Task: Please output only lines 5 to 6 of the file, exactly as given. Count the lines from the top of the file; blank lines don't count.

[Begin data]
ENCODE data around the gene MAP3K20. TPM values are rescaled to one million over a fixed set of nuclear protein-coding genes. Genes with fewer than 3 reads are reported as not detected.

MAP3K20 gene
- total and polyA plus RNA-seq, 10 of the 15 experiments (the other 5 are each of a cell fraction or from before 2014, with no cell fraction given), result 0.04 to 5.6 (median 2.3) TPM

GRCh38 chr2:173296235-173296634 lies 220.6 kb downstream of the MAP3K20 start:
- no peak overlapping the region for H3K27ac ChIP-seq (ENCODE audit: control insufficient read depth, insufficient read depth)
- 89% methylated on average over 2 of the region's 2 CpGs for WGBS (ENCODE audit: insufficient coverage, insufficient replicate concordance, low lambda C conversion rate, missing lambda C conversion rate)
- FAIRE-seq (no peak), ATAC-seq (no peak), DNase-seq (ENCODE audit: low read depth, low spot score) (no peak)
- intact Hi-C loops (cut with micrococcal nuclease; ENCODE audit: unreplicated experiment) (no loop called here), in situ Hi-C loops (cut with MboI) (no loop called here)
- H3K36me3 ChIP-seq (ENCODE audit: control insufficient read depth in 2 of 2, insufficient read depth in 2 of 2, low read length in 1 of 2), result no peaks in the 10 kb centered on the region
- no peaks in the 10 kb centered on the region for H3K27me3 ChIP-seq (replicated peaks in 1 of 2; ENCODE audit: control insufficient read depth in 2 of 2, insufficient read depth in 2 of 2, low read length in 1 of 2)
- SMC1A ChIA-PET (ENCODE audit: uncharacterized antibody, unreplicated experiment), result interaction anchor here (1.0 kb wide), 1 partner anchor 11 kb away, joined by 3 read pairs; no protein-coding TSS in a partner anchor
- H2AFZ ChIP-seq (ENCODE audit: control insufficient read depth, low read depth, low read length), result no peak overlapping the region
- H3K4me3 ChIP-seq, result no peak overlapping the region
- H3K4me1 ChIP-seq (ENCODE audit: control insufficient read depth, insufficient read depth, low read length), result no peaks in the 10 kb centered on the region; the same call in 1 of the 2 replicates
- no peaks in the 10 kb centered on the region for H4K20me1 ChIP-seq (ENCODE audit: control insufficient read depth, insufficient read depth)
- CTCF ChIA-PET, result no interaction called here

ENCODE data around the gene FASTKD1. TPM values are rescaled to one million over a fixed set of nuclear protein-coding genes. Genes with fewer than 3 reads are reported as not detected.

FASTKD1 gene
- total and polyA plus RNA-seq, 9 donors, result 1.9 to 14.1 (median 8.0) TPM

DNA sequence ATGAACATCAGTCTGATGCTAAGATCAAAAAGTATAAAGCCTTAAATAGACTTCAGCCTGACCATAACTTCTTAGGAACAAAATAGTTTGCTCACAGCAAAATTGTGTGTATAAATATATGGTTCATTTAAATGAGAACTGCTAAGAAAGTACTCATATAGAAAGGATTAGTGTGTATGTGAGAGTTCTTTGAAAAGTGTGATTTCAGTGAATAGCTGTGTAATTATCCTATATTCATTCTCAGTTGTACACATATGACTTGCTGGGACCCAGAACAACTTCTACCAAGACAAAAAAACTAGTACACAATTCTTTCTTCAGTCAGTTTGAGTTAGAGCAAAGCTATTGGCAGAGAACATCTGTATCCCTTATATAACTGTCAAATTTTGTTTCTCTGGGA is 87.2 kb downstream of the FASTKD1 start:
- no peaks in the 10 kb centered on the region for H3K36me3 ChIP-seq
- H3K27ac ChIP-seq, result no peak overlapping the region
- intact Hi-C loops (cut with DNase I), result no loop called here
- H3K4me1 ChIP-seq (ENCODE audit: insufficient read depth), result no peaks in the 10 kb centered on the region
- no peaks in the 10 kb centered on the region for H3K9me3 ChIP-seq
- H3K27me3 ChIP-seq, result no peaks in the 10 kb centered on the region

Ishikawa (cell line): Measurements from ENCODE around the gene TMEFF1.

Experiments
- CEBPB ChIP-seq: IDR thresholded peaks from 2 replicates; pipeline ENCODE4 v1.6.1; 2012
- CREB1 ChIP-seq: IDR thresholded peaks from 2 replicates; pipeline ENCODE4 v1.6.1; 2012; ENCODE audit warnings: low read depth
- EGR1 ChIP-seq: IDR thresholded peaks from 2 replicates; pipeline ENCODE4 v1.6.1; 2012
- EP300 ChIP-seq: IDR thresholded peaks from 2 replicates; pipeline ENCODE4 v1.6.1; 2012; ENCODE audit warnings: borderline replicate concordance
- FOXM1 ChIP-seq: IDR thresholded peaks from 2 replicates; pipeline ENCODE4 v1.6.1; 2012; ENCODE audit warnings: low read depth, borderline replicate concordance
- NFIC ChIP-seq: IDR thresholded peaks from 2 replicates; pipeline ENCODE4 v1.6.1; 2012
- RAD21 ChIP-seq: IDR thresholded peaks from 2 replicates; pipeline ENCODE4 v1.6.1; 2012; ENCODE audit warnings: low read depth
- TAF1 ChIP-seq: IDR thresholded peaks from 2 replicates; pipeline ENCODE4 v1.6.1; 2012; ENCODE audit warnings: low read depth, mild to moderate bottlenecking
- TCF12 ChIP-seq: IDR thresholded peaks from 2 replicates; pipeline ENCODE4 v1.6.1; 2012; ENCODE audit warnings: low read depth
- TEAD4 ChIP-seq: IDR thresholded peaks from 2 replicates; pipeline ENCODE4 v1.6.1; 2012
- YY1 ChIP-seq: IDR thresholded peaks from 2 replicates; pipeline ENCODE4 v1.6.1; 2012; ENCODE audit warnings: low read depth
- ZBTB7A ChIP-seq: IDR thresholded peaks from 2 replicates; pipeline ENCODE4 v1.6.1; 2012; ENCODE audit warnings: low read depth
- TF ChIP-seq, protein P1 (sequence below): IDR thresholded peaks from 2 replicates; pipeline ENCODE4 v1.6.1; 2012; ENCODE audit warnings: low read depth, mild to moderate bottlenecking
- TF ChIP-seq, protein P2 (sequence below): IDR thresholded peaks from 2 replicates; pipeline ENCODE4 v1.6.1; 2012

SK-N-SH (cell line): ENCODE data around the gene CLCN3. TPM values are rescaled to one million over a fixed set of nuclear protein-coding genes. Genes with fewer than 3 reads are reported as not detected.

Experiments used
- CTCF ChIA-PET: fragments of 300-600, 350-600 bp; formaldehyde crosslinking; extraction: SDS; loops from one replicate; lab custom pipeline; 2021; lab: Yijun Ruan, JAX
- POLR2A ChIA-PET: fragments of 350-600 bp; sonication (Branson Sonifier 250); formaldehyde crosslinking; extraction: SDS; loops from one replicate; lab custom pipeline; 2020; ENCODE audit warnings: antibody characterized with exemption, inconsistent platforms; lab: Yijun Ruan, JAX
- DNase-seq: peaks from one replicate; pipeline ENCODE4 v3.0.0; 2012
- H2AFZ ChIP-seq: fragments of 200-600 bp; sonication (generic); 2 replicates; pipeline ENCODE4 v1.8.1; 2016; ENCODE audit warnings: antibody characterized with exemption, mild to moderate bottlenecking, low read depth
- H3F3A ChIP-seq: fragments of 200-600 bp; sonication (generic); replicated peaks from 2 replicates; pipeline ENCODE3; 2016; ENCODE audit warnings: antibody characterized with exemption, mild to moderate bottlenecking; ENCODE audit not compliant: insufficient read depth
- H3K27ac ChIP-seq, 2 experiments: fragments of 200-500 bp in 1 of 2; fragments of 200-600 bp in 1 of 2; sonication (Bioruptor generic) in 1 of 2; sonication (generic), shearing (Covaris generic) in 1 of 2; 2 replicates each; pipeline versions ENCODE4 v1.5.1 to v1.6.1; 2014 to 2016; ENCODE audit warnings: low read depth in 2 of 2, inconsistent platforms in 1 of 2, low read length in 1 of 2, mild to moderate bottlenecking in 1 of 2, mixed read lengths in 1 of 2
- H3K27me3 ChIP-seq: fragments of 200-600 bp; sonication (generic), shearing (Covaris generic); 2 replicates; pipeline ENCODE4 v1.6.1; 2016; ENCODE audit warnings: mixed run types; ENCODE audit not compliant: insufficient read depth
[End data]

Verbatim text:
- no peak overlapping the region for H3K27ac ChIP-seq (ENCODE audit: control insufficient read depth, insufficient read depth)
- 89% methylated on average over 2 of the region's 2 CpGs for WGBS (ENCODE audit: insufficient coverage, insufficient replicate concordance, low lambda C conversion rate, missing lambda C conversion rate)